Morocco/Western Sahara AI Welcomes Public Hearings
News Release Issued by the International Secretariat of Amnesty International
AI Index: MDE 29/010/2004
14 December 2004
Morocco/Western Sahara: Amnesty International welcomes public hearings into past violations
Amnesty International welcomes the opening tomorrow of hearings intended to give victims and relatives of victims the opportunity to present, for the first time before the Moroccan public, testimonies of "disappearance" and arbitrary detention. The step represents an important milestone on the road to addressing grave human rights violations of the past.
The hearings, which are unprecedented in the Middle East and North Africa, are being organized by the Equity and Reconciliation Commission, the body set up by the authorities in January 2004 to look into cases of "disappearance" and arbitrary detention which occurred between 1956 and 1999. According to the Commission, they will be open to national and foreign journalists and non-governmental organizations and will be broadcast on national radio and television.
Amnesty International hopes that the hearings will help to restore dignity to survivors and families of the "disappearance" by giving some of them the opportunity to be heard in public and contribute to advancing their decades-long struggle for truth and justice.
Around 200 victims, families of victims and witnesses of violations are due to participate in the hearings, which are scheduled to take place in 10 different cities, starting in the capital, Rabat, over a period of around 10 weeks. Most are expected to have already submitted information on their case to the Commission in writing or during private hearings or both.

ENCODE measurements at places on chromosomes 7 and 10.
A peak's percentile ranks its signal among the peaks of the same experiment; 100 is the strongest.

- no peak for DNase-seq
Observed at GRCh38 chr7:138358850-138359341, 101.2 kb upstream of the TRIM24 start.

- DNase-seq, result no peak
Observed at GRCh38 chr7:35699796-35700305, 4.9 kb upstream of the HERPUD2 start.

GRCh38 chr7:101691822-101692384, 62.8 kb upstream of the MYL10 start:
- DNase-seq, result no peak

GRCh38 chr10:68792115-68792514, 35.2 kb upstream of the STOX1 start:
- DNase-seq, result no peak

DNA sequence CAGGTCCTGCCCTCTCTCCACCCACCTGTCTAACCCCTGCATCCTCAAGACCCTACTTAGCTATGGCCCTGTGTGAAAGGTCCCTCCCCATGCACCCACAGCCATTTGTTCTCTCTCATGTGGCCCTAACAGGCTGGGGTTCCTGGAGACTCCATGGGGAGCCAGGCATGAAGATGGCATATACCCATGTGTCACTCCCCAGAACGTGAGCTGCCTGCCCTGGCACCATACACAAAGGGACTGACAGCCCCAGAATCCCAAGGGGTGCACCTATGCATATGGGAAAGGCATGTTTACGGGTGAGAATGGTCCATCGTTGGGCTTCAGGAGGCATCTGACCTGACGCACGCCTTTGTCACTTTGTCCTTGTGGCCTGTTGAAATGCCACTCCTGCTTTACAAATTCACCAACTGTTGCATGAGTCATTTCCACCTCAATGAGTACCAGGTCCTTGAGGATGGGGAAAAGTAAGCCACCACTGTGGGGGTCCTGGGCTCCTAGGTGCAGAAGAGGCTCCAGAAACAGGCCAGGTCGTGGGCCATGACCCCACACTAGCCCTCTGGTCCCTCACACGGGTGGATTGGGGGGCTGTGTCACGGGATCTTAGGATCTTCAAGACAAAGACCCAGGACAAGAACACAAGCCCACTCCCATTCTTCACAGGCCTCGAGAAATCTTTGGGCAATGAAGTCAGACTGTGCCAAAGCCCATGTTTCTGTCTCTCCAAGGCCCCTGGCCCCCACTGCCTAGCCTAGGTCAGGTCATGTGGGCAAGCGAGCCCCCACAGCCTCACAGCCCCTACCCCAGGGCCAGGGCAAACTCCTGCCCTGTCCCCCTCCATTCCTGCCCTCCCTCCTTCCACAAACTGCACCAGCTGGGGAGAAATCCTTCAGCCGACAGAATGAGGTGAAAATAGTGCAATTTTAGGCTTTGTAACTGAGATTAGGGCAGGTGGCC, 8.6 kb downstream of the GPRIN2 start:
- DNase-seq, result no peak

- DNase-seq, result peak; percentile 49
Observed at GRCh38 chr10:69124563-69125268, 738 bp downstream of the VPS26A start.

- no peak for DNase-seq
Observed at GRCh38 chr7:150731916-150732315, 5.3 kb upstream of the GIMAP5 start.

According to the Commission, the participants will have around 20 minutes each to present their testimony and will be allowed to use their own narrative style, speak in the language of their choosing and be accompanied by family members or friends for moral support. However, Amnesty International is concerned that participants are not permitted to identify individuals responsible for the violations on which they will testify and have to sign an agreement with the Commission to this effect before their hearing.
The Equity and Reconciliation Commission was inaugurated by King Mohamed VI on 7 January 2004 to "close the file on past human rights violations". Its statutes were approved on 10 April 2004, when it was given a mandate of nine months plus a possible three-month extension to work on cases of "enforced disappearance and arbitrary detention".
One of its tasks is to complete the work already undertaken between 1999 and 2003 by the Arbitration Commission on Compensation in paying out compensation to victims and their families. The Equity and Reconciliation Commission is also charged with providing other forms of reparation to enable victims to be rehabilitated and reintegrated into society, and with proposing measures to prevent recurrence of such human rights violations. The Commission said at the end of November that it had so far received requests for reparations concerning over 16,000 victims.
Another main task of the Commission is to establish the fate of hundreds of people who "disappearance" in previous decades and, in the case of those who died in detention, to locate their remains. It is preparing a report, due in April 2005, that will set out the reasons and institutional responsibilities for grave violations up to 1999.
However, the Commission's statutes categorically exclude the identification of individual perpetrators and reject criminal prosecutions, prompting the United Nations Human Rights Committee in November to express concern that no steps were planned to bring to justice those responsible for "disappearances".
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